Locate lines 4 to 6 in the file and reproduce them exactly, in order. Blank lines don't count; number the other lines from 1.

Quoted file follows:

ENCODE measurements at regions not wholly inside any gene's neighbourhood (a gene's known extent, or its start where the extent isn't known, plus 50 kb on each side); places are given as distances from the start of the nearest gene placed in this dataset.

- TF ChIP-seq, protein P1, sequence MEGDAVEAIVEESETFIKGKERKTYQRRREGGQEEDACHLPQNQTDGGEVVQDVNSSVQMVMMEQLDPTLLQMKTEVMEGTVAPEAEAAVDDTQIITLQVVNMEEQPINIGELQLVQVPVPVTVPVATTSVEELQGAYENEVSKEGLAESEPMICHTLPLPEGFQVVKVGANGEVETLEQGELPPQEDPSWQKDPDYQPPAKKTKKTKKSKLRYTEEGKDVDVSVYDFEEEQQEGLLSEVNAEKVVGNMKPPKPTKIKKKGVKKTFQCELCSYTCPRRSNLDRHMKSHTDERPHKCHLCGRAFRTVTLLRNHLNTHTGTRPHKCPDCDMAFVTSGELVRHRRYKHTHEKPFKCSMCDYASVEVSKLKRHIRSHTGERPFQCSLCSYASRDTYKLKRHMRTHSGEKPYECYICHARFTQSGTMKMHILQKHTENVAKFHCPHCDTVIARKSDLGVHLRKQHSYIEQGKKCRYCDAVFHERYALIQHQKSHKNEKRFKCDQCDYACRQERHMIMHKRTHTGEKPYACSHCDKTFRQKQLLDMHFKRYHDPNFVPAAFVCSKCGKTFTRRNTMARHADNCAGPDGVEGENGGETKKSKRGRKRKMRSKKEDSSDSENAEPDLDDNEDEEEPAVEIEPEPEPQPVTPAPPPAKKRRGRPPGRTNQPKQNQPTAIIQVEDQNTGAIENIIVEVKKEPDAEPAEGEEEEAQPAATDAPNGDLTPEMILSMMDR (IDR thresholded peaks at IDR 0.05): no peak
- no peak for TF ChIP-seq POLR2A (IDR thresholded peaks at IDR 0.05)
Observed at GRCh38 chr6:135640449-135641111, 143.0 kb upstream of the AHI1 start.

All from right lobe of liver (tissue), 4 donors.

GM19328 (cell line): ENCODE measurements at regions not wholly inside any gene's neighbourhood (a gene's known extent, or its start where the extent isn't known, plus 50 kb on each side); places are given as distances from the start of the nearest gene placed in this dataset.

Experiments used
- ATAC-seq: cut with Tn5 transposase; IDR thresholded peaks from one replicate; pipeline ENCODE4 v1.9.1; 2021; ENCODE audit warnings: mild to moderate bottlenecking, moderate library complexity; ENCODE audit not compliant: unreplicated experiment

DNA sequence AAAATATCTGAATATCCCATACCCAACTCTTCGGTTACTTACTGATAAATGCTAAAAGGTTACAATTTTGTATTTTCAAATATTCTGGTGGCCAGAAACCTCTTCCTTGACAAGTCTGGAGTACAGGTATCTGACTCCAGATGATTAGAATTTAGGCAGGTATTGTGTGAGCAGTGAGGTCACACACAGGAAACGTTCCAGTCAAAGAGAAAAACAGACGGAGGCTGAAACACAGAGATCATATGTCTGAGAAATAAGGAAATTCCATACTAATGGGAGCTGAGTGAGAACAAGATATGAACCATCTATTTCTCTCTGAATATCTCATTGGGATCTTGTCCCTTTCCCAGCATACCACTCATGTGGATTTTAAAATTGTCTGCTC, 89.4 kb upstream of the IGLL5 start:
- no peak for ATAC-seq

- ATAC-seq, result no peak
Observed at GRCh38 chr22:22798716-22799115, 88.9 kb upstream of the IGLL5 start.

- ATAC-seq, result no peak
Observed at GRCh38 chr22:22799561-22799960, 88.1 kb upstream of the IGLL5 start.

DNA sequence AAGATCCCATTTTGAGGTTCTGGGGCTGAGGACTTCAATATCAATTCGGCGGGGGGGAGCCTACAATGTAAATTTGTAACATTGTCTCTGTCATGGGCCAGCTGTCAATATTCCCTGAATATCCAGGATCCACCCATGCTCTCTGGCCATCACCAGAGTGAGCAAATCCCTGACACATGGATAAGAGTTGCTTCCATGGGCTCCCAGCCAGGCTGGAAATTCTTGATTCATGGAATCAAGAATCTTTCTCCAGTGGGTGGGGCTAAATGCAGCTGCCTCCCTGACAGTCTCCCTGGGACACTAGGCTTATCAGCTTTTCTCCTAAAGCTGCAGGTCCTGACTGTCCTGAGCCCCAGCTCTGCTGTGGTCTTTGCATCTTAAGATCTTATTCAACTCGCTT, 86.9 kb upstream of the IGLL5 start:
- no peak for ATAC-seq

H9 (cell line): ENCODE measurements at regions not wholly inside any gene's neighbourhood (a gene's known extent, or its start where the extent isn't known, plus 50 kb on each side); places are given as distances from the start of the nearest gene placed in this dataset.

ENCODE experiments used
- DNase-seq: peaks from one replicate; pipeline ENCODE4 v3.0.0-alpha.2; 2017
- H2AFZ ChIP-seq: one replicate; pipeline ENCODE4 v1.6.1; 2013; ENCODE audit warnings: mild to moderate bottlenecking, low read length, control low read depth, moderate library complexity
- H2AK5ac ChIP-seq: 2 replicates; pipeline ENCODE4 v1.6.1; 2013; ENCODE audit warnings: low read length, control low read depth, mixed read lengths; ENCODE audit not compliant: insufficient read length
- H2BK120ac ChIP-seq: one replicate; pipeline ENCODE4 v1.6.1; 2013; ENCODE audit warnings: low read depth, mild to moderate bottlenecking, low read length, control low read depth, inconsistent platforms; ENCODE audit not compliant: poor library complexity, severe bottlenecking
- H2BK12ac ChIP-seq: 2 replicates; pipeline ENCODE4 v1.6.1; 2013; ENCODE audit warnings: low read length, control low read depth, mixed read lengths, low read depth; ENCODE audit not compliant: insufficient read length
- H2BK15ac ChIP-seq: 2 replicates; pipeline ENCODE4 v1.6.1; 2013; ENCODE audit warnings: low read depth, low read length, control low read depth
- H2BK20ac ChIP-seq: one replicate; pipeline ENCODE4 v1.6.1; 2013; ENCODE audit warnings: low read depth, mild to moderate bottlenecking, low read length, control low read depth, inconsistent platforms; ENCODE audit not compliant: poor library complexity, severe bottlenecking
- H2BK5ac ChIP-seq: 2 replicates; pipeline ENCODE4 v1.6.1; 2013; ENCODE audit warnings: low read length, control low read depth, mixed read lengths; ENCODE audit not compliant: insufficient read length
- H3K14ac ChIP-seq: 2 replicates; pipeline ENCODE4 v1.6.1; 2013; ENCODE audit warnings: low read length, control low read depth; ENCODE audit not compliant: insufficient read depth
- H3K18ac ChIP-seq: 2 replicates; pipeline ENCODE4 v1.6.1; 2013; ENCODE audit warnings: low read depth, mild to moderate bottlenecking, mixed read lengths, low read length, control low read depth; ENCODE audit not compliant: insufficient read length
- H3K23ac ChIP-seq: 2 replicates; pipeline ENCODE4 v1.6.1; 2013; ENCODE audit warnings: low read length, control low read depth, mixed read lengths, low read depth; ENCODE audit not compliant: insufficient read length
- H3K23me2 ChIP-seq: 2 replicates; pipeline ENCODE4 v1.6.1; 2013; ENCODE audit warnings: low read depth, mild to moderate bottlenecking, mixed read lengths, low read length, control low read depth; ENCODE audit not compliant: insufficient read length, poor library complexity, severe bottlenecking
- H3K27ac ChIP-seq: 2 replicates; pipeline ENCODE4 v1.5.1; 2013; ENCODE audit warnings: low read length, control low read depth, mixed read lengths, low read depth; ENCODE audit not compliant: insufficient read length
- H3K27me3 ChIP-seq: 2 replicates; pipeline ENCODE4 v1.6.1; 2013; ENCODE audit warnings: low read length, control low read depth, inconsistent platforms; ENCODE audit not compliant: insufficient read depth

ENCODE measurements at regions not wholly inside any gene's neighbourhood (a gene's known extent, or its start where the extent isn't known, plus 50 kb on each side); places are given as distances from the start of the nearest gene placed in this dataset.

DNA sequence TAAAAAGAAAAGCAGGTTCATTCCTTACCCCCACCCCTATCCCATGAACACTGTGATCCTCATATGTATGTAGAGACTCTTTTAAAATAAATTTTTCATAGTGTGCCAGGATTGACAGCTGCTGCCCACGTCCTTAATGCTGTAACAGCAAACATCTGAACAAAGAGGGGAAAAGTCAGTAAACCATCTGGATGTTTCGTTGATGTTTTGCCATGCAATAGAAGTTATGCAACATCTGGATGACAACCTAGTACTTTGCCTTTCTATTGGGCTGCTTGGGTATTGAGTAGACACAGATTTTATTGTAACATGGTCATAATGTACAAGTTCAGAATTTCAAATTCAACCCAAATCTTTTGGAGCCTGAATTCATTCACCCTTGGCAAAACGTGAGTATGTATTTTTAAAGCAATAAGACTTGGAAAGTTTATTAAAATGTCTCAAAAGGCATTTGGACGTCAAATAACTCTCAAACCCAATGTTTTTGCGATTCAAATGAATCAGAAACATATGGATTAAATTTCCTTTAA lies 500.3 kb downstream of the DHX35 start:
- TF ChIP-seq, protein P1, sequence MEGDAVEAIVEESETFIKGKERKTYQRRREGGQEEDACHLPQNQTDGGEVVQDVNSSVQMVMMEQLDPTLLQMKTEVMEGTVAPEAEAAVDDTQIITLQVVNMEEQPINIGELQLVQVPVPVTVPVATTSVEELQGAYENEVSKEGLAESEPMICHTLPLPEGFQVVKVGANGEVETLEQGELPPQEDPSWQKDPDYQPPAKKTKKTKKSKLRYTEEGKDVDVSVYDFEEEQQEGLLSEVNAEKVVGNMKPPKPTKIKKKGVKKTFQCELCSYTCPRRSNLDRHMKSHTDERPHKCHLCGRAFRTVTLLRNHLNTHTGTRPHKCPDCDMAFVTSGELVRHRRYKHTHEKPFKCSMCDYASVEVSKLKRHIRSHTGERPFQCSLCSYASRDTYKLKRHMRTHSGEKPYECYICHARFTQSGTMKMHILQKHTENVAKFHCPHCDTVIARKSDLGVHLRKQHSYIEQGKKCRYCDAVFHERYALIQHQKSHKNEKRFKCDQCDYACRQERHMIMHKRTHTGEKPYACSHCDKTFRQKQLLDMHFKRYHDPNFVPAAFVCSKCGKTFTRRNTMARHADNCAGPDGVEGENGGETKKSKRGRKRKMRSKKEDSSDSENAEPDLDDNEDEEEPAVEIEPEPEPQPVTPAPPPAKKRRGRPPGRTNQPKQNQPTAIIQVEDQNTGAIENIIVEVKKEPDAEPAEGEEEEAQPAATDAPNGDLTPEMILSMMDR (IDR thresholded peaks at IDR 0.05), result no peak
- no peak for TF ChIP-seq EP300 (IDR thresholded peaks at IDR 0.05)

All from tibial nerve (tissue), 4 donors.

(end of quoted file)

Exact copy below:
Observed at GRCh38 chr6:135640449-135641111, 143.0 kb upstream of the AHI1 start.

All from right lobe of liver (tissue), 4 donors.

GM19328 (cell line): ENCODE measurements at regions not wholly inside any gene's neighbourhood (a gene's known extent, or its start where the extent isn't known, plus 50 kb on each side); places are given as distances from the start of the nearest gene placed in this dataset.